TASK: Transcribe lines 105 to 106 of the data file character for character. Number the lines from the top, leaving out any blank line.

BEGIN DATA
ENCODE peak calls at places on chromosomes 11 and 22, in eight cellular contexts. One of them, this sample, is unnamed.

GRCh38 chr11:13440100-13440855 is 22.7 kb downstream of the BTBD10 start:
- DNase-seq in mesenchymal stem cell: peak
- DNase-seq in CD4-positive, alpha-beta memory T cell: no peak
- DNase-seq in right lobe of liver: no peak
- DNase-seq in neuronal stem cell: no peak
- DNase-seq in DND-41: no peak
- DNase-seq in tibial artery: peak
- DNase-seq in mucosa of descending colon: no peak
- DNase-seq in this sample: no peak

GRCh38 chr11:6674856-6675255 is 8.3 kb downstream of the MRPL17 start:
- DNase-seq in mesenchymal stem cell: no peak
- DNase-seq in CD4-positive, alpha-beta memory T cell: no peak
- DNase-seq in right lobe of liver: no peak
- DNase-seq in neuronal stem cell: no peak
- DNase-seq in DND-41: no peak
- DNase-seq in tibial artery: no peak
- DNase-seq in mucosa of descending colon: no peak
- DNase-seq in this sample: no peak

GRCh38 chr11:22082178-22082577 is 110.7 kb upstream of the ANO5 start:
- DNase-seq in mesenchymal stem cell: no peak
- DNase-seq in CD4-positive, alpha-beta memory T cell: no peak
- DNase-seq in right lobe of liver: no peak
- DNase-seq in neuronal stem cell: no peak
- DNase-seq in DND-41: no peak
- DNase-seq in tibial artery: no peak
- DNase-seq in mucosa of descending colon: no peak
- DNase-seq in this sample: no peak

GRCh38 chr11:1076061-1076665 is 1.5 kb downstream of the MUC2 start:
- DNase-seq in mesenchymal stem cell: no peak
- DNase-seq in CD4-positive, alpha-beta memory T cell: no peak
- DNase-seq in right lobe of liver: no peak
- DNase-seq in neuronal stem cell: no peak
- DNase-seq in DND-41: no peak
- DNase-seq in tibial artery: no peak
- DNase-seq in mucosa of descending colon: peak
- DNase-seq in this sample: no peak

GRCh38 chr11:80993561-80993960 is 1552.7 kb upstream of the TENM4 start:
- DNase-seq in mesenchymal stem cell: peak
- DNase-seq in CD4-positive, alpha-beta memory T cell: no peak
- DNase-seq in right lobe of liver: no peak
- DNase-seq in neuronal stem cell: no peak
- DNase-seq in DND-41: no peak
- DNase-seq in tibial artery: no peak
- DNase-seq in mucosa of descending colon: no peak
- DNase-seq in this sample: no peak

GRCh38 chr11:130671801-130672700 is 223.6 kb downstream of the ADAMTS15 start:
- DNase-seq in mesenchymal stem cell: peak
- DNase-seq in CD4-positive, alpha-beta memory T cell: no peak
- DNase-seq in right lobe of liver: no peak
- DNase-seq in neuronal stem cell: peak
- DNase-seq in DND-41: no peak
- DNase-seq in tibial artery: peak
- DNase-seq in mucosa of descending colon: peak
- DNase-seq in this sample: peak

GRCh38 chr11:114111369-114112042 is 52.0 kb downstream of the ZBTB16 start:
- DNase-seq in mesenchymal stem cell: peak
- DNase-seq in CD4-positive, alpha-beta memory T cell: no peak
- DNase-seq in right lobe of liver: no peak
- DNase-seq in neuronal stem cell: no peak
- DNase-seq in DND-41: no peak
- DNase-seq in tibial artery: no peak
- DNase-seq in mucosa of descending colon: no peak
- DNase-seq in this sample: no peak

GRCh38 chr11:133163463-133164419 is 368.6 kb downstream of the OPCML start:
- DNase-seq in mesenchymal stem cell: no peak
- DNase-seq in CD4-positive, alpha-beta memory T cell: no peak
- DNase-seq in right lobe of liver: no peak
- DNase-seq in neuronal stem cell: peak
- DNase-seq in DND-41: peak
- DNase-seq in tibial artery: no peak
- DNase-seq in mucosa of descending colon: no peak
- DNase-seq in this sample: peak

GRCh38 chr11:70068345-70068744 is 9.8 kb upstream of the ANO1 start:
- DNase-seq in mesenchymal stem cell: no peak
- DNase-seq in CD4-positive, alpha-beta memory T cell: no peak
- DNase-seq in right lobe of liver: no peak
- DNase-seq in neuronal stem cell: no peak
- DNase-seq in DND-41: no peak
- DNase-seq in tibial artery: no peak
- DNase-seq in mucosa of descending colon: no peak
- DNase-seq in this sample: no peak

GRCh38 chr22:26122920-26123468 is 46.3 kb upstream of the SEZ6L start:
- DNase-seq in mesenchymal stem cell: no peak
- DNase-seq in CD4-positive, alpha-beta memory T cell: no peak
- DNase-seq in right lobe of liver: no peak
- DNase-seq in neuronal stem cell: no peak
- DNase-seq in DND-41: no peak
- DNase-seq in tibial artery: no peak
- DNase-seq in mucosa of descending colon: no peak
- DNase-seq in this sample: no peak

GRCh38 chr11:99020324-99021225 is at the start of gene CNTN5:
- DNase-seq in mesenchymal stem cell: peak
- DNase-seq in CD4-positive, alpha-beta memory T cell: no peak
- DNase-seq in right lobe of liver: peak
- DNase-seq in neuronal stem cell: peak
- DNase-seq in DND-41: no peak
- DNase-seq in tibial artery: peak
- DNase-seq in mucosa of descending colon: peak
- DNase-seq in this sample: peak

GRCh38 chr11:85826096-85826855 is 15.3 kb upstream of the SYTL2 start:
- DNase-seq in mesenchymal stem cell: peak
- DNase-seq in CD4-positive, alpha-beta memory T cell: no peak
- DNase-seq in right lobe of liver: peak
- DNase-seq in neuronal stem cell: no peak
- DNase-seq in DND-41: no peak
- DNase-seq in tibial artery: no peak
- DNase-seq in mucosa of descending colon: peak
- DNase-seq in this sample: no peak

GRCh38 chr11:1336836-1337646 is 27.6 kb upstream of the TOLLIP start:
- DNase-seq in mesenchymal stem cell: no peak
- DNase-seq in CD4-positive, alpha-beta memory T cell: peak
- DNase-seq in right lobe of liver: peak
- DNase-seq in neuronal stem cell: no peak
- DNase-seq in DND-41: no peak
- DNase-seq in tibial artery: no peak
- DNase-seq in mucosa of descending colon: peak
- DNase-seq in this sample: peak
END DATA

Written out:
- DNase-seq in neuronal stem cell: no peak
- DNase-seq in DND-41: no peak